As the general public becomes increasingly familiar with hedge funds, a new investment approach is unfolding: the mutual fund that employs hedge fund strategies.
Stephen Roseman, CEO of Thesis Fund Management, is a former hedge fund manager and remains a proponent of their benefits, even as he delves into the world of mutual funds with his recently launched Flexible Fund.
Before providing a look into the Flexible Fund itself, Roseman laid out the primary differences between mutual funds and hedge funds. “Most hedge funds are structured as partnerships,” he said, “while mutual funds are, from a legal standpoint, trusts. Mutual funds are much more liberal, and anyone can invest in them.”
Most mutual funds are long only and most mutual funds are restricted in how much cash they can hold, which Roseman finds limiting. “If you think about what happened during the downturn,” he said, “you might have the most bearish managers in the world running mutual funds, but as a practical matter, they had no ability whatsoever to express that view because they couldn’t sell the portfolio and go to cash—that’s typically not permitted by the charter. That alone is one of the big differentiating factors between a mutual fund and a hedge fund. However, with hedge funds, it’s really within managers’ purviews to do what they need to do to protect the investors’ capital.”
Hedge funds generally offer investors more flexibility when it comes to choice—a difference Roseman illustrates with an example that hits home, both literally and figuratively. His scenario opens with a traditional mutual fund manager and a hedge fund manager, both standing in front of a Home Depot. He said, “If you said, ‘Go inside and pick one tool to build a house. I don’t care if it’s a saw, a screwdriver, or a hammer.’ Those are all fine tools, but they all have very specific purposes. You wouldn’t want to frame a house with a screwdriver, right? Similarly, you wouldn’t want to try to drive screws with a saw. Such is the life of a typical mutual fund manager, where they’re really constrained and bound by whatever set of rules were laid out for them within their charter.” Roseman explained, “Hedge fund managers have the ability to go into that store and buy whatever they want off the shelves to help them get the job done.”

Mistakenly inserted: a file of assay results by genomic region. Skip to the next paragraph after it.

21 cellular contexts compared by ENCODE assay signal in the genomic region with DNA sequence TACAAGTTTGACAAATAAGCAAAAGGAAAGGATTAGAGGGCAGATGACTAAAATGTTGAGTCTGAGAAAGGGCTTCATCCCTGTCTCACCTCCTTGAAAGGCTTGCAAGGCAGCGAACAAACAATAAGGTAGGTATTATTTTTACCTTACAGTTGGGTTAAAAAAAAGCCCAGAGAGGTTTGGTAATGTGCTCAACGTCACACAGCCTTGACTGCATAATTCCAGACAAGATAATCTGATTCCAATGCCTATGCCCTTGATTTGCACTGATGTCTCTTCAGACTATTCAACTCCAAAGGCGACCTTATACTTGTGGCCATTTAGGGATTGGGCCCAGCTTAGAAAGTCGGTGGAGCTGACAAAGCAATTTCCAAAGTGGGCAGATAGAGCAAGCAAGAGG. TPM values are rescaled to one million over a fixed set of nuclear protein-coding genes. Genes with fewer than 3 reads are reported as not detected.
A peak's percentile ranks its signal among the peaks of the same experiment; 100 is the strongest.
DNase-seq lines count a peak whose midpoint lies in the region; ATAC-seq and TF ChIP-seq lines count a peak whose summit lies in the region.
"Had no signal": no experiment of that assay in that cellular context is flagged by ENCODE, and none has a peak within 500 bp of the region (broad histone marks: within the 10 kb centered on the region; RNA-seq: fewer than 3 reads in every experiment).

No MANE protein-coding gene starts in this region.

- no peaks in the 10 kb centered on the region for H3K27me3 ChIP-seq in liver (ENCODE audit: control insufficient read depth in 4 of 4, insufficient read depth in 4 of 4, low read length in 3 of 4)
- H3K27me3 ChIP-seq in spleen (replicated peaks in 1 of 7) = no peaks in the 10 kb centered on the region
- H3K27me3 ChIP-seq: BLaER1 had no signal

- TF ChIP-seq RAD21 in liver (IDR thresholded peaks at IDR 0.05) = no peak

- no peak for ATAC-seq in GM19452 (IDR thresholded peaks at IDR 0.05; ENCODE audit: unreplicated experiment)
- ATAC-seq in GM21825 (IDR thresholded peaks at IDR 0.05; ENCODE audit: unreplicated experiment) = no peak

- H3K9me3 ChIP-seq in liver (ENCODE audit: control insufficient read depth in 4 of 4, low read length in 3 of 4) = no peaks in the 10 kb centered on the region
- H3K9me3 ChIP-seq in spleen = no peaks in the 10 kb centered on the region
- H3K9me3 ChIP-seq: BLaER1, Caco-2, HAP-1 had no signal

Roseman recently launched The Flexible Fund: a mutual fund that is managed like a hedge fund. According to Roseman, The Flexible Fund is intended to give people exposure to global markets, which “are not necessarily the S&P, but with lower correlations to the S&P, because people typically have plenty of that.”
“The idea is to give people a tool to generate return while managing a risk in their portfolio,” he said. “It tends to be a much lower volatility fund than the broader market, or other funds out there. We generate the flexibility, hence the name, to really invest where we see fit from an investment opportunity standpoint.”
As for the development of investment ideas, Roseman and his team definitely do their homework. “We spend a lot of time reading, and we spend a lot of time looking at companies in different industries, and in different countries,” he said, “and opportunities present themselves because you find some company that’s been left for dead.” For example, a company might be faltering in the short-term whether for a missed earnings estimate or a misunderstood story, but after taking a hard look, The Flexible Fund may identify long-term potential for success.
Roseman said, “We can get exposure where we feel the best opportunities are. And the best opportunities may or may not be U.S.-exposed. So because we don’t feel compelled to be fully invested, we really only swing at fat pitches.”
Roseman also emphasized what he calls the “truism of risk.” He believes that the importance of risk management has escaped people in recent years. “To be clear, that doesn’t mean your investment can’t go up and down,” he said. “Having an investment go down is not a bad thing. If you like it, you can buy more of it.”